To me it doesn’t matter what I made this image with, it was more important that I had something on me I could photograph with. The fact it was new, and unobtrusive, allowed for a little playtime, which is often when we become inspired. ~ Ed Brydon

Photographer of the Month – Kelly Pape

Posted in Photographer of the Month with tags , , on November 17, 2011 by sabrina

© Kelly Pape

Darwin: Kelly, you seem to photograph almost everything. It’s often said that to be good you need to specialize, but your work shows that you can be really good and still shoot a variety of subjects. What are the benefits to creativity in being a generalist photographer?

Kelly: I love photography and the best way to learn it is to throw yourself into a variety of different situations and figure out how best to shoot it. For me it is about making exciting photographs regardless of the subject matter.  Every shoot requires the understanding of the location, assessing the light, finding good vantage points and being able to make quick decisions on camera settings.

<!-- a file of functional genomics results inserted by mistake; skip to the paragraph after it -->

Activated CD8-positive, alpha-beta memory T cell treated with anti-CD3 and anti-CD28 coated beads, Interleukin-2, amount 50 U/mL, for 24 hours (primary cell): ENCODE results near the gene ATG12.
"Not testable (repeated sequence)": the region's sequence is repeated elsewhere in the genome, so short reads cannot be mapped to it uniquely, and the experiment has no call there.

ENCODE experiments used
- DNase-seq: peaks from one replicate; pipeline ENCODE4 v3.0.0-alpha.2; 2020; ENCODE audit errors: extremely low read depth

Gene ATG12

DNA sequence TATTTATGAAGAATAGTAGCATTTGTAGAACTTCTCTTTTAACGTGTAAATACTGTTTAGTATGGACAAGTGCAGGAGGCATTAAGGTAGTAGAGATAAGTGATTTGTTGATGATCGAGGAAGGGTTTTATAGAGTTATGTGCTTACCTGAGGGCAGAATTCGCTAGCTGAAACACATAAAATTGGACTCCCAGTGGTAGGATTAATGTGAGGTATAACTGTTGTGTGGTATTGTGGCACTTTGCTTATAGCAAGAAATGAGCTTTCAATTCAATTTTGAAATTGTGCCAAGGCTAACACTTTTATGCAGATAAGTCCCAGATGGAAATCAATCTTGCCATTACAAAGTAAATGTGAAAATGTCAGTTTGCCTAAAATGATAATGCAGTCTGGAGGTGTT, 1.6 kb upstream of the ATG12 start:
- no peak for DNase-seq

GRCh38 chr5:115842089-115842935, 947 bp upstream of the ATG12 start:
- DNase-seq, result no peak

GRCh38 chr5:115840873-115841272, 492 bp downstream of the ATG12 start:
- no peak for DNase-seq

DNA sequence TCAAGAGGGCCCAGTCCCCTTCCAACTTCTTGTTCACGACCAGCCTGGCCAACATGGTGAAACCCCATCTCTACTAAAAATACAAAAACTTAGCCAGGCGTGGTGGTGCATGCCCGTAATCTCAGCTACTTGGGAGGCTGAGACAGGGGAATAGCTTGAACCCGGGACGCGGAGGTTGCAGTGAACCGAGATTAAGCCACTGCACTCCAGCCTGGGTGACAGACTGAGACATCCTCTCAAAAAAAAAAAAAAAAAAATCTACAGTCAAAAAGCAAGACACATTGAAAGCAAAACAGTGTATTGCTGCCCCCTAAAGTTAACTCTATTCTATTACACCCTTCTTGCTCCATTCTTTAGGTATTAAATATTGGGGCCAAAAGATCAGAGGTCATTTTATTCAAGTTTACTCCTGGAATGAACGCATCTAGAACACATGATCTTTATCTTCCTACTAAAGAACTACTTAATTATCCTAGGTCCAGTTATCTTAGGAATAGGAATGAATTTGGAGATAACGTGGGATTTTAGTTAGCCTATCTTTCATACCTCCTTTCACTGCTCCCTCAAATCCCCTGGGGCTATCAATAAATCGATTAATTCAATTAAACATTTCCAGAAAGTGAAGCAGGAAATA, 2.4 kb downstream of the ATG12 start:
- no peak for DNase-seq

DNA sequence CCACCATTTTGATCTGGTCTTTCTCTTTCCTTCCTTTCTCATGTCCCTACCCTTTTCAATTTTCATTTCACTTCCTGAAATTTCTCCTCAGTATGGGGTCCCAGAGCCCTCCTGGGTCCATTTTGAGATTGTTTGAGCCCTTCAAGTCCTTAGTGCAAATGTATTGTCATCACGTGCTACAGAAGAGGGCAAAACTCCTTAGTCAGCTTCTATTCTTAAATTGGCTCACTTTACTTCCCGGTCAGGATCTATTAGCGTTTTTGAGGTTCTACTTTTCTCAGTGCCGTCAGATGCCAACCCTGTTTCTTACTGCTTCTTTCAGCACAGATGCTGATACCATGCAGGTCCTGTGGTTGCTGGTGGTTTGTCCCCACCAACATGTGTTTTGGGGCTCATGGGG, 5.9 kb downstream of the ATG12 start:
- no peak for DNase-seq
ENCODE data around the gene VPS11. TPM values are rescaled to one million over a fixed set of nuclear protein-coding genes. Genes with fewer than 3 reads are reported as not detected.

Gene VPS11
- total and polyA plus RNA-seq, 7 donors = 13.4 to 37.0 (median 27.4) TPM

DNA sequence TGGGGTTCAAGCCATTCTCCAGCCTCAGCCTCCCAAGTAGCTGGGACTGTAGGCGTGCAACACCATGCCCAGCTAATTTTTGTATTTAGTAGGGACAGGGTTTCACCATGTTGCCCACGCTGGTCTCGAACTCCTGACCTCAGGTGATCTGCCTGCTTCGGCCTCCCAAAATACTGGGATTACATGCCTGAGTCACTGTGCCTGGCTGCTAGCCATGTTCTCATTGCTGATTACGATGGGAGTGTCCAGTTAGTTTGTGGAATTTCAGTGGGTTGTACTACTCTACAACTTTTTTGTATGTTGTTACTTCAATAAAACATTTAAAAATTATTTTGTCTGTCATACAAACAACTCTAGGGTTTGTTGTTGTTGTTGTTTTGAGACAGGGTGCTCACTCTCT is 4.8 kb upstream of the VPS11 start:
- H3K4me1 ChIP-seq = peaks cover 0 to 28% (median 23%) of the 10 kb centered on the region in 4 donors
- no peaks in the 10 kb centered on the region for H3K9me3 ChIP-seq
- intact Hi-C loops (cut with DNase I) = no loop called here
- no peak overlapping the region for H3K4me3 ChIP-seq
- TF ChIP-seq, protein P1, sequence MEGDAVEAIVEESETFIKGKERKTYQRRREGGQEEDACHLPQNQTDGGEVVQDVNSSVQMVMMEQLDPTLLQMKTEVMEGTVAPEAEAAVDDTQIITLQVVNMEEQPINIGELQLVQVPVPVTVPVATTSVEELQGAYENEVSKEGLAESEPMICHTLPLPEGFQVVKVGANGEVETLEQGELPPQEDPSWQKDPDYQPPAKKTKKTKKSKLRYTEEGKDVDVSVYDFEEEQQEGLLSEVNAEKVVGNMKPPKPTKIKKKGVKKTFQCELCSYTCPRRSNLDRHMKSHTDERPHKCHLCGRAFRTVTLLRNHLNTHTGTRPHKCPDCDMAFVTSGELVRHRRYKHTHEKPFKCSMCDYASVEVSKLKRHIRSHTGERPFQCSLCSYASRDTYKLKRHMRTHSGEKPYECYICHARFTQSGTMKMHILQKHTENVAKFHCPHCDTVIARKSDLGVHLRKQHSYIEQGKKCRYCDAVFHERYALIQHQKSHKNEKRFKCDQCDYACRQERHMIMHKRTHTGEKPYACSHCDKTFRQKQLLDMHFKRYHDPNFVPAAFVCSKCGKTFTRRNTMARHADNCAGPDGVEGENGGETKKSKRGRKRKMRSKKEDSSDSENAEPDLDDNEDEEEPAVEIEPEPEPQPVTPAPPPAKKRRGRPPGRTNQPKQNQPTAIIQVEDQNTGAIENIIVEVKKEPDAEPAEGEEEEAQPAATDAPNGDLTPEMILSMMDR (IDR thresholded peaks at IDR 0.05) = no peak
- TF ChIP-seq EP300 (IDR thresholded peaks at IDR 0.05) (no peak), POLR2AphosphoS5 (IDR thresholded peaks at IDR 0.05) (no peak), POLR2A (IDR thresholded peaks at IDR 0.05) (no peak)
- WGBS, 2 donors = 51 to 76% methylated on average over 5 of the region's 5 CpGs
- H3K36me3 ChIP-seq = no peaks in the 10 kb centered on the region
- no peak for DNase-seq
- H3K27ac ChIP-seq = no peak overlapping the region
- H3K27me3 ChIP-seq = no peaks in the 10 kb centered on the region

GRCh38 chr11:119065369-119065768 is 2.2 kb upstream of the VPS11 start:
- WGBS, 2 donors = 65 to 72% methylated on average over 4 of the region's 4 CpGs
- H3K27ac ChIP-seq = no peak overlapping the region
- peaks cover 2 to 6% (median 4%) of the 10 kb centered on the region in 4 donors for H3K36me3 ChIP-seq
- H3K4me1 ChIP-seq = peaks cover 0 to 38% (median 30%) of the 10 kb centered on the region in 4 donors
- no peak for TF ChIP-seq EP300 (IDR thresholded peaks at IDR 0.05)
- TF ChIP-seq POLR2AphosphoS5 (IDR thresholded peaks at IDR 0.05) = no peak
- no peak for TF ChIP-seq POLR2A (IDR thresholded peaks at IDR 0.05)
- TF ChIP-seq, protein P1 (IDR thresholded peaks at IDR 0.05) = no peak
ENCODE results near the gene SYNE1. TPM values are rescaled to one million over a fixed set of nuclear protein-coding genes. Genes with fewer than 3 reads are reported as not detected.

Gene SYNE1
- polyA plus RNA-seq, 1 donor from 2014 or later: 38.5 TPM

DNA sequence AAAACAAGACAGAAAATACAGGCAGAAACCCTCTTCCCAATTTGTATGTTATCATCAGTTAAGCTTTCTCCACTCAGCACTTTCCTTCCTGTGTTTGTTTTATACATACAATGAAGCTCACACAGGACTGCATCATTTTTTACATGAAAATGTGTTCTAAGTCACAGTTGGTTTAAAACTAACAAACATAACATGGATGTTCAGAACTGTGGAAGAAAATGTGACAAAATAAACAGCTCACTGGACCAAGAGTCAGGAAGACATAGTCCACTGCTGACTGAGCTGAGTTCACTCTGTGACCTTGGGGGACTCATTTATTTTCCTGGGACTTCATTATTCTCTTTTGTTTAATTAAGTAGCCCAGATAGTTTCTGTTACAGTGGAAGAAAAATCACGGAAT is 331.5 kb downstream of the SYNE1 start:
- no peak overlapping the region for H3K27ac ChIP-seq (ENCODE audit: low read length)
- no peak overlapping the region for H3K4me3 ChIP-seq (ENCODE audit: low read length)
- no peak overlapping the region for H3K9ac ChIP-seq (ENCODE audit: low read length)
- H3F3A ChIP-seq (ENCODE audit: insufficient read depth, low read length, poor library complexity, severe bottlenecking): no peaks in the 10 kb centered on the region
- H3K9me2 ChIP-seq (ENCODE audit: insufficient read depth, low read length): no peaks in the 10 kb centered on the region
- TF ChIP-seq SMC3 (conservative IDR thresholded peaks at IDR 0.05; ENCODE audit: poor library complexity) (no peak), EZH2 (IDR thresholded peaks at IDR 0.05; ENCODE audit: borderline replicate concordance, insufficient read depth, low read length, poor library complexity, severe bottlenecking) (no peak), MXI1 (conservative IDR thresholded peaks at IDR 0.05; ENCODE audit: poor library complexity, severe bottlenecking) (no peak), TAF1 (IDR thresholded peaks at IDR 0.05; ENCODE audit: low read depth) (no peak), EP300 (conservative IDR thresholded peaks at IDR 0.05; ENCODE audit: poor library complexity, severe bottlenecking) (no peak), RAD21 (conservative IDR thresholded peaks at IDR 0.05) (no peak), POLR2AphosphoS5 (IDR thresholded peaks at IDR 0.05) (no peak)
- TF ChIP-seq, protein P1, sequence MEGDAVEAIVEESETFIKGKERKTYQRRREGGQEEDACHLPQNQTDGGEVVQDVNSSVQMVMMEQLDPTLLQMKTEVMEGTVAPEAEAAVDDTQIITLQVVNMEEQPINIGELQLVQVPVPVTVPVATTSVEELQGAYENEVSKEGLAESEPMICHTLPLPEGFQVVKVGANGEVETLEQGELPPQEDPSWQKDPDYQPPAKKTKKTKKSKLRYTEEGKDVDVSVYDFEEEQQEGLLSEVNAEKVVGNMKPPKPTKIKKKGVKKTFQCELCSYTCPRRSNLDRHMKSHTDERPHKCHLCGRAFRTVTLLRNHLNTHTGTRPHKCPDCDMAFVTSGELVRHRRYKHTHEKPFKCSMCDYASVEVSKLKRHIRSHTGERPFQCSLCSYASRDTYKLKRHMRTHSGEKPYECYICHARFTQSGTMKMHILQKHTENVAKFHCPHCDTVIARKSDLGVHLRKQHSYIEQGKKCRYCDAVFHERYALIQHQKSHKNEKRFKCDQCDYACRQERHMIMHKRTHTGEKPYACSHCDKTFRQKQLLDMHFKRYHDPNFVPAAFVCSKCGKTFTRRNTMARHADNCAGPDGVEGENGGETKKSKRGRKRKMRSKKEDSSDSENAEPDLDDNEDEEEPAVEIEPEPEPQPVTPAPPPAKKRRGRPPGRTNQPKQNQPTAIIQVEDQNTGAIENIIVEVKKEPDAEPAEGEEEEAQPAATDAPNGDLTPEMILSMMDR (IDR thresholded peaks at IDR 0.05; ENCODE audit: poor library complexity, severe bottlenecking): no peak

The more I work in photography, the more completed images I see in my mind before taking the camera out of the bag. There has to be something special like a ray of light or contrasting tree line in which to start shooting. From there, in the field I determine whether it would work best as a black and white, HDR, adding a special effect or by taking several shots and stitching them together to create a pano. Each decision dictates how you shoot the image.

Darwin: You seem to have an ability to use the Orton Effect with a sensitive eye so that the technique enhances the photo without drawing your eye to the effect. Any hints on how you manage to control or blend the effect into your photos so well?

Kelly: Visually I enjoy the Orton Effect and read with interest when you recently featured Michael Orton on your blog. There is something about the dreamy, almost painterly feel that really appeals to me. Years ago I attended a Freeman Patterson and Andre Gallant workshop where this technique was first shown to me.  Andre’s method was taking a shot in focus and overexposed by 2 stops and the second one slightly out of focus and overexposed by one stop and sandwiching them together. Today there are many plug-ins that can give you that desired result.